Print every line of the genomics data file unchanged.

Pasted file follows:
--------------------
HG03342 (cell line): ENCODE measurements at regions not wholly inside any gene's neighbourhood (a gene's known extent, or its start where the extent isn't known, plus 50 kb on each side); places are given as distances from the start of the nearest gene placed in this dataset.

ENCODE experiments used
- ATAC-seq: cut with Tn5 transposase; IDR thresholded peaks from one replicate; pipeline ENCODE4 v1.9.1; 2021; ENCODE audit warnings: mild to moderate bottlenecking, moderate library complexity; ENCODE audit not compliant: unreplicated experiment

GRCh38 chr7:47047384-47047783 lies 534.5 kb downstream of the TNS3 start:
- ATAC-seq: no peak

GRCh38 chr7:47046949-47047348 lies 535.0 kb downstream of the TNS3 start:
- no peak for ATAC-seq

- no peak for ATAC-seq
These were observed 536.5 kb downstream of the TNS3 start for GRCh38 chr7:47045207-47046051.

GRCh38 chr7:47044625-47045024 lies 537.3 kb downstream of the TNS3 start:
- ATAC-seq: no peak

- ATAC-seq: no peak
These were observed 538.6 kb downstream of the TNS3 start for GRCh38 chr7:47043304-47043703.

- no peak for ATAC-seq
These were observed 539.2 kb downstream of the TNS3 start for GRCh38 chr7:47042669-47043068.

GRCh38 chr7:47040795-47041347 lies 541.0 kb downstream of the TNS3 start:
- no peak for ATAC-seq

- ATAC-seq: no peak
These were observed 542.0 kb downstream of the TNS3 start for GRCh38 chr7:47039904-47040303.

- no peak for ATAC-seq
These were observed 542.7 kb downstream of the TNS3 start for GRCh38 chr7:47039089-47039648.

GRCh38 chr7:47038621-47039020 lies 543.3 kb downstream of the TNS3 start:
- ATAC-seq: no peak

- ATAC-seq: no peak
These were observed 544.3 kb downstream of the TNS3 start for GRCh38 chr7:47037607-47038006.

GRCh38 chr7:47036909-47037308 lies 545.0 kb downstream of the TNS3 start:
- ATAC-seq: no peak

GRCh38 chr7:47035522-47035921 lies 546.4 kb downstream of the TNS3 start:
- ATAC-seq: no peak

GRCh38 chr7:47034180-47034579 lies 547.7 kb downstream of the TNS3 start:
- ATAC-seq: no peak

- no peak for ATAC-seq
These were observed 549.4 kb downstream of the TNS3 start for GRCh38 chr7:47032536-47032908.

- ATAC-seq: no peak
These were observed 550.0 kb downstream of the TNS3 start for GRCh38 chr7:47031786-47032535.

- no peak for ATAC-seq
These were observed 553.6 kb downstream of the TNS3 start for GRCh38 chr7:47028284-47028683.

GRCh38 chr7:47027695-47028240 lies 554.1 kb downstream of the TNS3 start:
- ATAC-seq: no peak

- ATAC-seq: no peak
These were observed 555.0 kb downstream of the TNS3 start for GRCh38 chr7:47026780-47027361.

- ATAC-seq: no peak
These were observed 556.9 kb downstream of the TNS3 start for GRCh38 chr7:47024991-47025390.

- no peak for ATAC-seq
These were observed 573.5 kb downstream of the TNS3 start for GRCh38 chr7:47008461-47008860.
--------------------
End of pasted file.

HG03342 (cell line): ENCODE measurements at regions not wholly inside any gene's neighbourhood (a gene's known extent, or its start where the extent isn't known, plus 50 kb on each side); places are given as distances from the start of the nearest gene placed in this dataset.

ENCODE experiments used
- ATAC-seq: cut with Tn5 transposase; IDR thresholded peaks from one replicate; pipeline ENCODE4 v1.9.1; 2021; ENCODE audit warnings: mild to moderate bottlenecking, moderate library complexity; ENCODE audit not compliant: unreplicated experiment

GRCh38 chr7:47047384-47047783 lies 534.5 kb downstream of the TNS3 start:
- ATAC-seq: no peak

GRCh38 chr7:47046949-47047348 lies 535.0 kb downstream of the TNS3 start:
- no peak for ATAC-seq

- no peak for ATAC-seq
These were observed 536.5 kb downstream of the TNS3 start for GRCh38 chr7:47045207-47046051.

GRCh38 chr7:47044625-47045024 lies 537.3 kb downstream of the TNS3 start:
- ATAC-seq: no peak

- ATAC-seq: no peak
These were observed 538.6 kb downstream of the TNS3 start for GRCh38 chr7:47043304-47043703.

- no peak for ATAC-seq
These were observed 539.2 kb downstream of the TNS3 start for GRCh38 chr7:47042669-47043068.

GRCh38 chr7:47040795-47041347 lies 541.0 kb downstream of the TNS3 start:
- no peak for ATAC-seq

- ATAC-seq: no peak
These were observed 542.0 kb downstream of the TNS3 start for GRCh38 chr7:47039904-47040303.

- no peak for ATAC-seq
These were observed 542.7 kb downstream of the TNS3 start for GRCh38 chr7:47039089-47039648.

GRCh38 chr7:47038621-47039020 lies 543.3 kb downstream of the TNS3 start:
- ATAC-seq: no peak

- ATAC-seq: no peak
These were observed 544.3 kb downstream of the TNS3 start for GRCh38 chr7:47037607-47038006.

GRCh38 chr7:47036909-47037308 lies 545.0 kb downstream of the TNS3 start:
- ATAC-seq: no peak

GRCh38 chr7:47035522-47035921 lies 546.4 kb downstream of the TNS3 start:
- ATAC-seq: no peak

GRCh38 chr7:47034180-47034579 lies 547.7 kb downstream of the TNS3 start:
- ATAC-seq: no peak

- no peak for ATAC-seq
These were observed 549.4 kb downstream of the TNS3 start for GRCh38 chr7:47032536-47032908.

- ATAC-seq: no peak
These were observed 550.0 kb downstream of the TNS3 start for GRCh38 chr7:47031786-47032535.

- no peak for ATAC-seq
These were observed 553.6 kb downstream of the TNS3 start for GRCh38 chr7:47028284-47028683.

GRCh38 chr7:47027695-47028240 lies 554.1 kb downstream of the TNS3 start:
- ATAC-seq: no peak

- ATAC-seq: no peak
These were observed 555.0 kb downstream of the TNS3 start for GRCh38 chr7:47026780-47027361.

- ATAC-seq: no peak
These were observed 556.9 kb downstream of the TNS3 start for GRCh38 chr7:47024991-47025390.

- no peak for ATAC-seq
These were observed 573.5 kb downstream of the TNS3 start for GRCh38 chr7:47008461-47008860.